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House Styles At A Glance

May 2024
1min read


by Maurie Van Buren; Longstreet Press; 132 pages; $12.95.

There are a lot of reference books on house styles on the market, but this one’s size (7″ by 9″) and format (one style per two-page spread) make it particularly convenient to use. Its illustrations are large and detailed enough to be genuinely helpful.

Styles are grouped in sections headed “Traditional,” “Victorian,” “European,” “Contemporary,” and finally “Familiar American,” which contains some designs so generic-looking (Temple Front, Shotgun, I-house), it’s something of a surprise to learn they have a name. The text is concise and simply written, with occasional insight: Second Empire is the style Americans associate with haunted houses; the Tudor style was so popular during the late 1920s that it became known as Stockbroker Tudor.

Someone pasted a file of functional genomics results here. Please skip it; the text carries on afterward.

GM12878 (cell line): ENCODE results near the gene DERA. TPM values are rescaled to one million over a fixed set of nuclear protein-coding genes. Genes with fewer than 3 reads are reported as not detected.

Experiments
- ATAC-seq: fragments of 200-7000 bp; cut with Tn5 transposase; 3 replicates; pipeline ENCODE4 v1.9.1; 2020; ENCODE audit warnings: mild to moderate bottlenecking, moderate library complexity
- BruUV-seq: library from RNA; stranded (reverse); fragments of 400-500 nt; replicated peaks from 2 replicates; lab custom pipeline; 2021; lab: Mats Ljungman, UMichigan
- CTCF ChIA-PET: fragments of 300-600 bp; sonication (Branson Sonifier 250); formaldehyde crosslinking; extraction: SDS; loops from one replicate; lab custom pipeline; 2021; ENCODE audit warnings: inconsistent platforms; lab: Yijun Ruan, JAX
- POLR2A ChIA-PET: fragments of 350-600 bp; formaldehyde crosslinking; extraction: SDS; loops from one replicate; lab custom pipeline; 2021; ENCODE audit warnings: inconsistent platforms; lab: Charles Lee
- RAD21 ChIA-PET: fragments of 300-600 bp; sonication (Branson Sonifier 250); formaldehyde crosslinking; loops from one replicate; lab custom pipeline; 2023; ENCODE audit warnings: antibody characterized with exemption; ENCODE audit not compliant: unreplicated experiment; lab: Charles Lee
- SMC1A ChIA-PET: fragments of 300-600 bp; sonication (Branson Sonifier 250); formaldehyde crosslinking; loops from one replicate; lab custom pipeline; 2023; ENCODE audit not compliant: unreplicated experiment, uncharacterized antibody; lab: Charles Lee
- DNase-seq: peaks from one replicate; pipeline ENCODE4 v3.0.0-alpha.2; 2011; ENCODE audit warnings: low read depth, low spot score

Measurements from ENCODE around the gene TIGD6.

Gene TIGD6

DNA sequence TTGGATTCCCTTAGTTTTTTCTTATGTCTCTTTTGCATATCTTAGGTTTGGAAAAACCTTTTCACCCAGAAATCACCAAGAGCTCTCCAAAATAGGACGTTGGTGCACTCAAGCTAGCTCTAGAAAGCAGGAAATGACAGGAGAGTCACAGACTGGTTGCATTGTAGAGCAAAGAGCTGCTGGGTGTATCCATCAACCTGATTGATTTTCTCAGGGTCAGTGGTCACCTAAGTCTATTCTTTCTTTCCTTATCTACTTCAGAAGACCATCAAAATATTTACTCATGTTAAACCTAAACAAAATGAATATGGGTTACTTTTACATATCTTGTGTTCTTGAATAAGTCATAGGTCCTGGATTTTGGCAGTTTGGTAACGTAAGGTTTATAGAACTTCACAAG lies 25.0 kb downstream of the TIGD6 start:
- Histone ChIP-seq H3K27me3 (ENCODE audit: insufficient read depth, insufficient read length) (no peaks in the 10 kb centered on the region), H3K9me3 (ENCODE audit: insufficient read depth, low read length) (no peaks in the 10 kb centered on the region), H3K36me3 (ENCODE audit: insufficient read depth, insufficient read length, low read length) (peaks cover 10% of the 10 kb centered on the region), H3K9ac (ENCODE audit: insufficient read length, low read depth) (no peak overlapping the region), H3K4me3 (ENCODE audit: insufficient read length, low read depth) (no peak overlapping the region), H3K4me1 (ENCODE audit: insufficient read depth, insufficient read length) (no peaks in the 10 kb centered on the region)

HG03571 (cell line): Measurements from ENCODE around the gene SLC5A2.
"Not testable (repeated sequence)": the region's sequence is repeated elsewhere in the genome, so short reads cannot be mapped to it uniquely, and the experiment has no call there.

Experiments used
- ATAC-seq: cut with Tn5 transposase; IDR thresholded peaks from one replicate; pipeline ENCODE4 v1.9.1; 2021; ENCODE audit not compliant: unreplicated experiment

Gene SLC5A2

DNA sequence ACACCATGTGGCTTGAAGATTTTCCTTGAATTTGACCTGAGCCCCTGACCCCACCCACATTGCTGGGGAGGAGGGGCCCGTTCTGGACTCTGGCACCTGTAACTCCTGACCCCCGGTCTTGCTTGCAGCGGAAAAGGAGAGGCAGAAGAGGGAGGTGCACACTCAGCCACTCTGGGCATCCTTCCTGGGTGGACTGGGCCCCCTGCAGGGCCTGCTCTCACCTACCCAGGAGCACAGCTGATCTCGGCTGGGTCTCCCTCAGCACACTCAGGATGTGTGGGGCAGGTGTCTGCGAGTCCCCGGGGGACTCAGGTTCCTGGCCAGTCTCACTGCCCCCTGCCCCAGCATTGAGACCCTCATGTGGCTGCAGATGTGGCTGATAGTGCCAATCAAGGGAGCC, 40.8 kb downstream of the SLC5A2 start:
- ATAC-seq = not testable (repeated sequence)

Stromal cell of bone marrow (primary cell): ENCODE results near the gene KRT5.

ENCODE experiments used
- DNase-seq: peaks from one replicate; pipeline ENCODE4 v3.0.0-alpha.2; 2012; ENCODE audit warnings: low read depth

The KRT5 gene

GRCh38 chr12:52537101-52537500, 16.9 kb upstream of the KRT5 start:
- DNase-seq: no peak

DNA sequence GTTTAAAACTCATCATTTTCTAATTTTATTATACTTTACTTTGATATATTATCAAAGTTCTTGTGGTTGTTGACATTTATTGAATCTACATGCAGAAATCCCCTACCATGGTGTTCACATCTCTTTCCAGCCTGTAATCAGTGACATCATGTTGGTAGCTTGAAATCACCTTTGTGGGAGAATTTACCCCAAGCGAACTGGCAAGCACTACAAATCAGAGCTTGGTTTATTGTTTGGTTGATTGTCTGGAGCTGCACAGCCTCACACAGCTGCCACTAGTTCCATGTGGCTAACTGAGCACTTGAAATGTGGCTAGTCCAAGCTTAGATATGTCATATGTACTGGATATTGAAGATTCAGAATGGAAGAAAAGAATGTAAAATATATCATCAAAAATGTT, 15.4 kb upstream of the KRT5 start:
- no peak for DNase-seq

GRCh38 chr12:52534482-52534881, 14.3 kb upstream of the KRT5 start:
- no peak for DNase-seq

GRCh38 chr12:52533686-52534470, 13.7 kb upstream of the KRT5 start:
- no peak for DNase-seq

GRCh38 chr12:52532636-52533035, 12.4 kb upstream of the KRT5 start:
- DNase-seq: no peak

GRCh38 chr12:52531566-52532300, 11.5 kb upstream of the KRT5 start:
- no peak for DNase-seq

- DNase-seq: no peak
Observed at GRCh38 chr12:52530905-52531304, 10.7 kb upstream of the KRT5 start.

The author hopes the book will shed light on houses being built today as well as on the more venerable kind. After studying it, you may find yourself looking at suburban tract developments of the 1950s to 1980s with new understanding, if not with delight.

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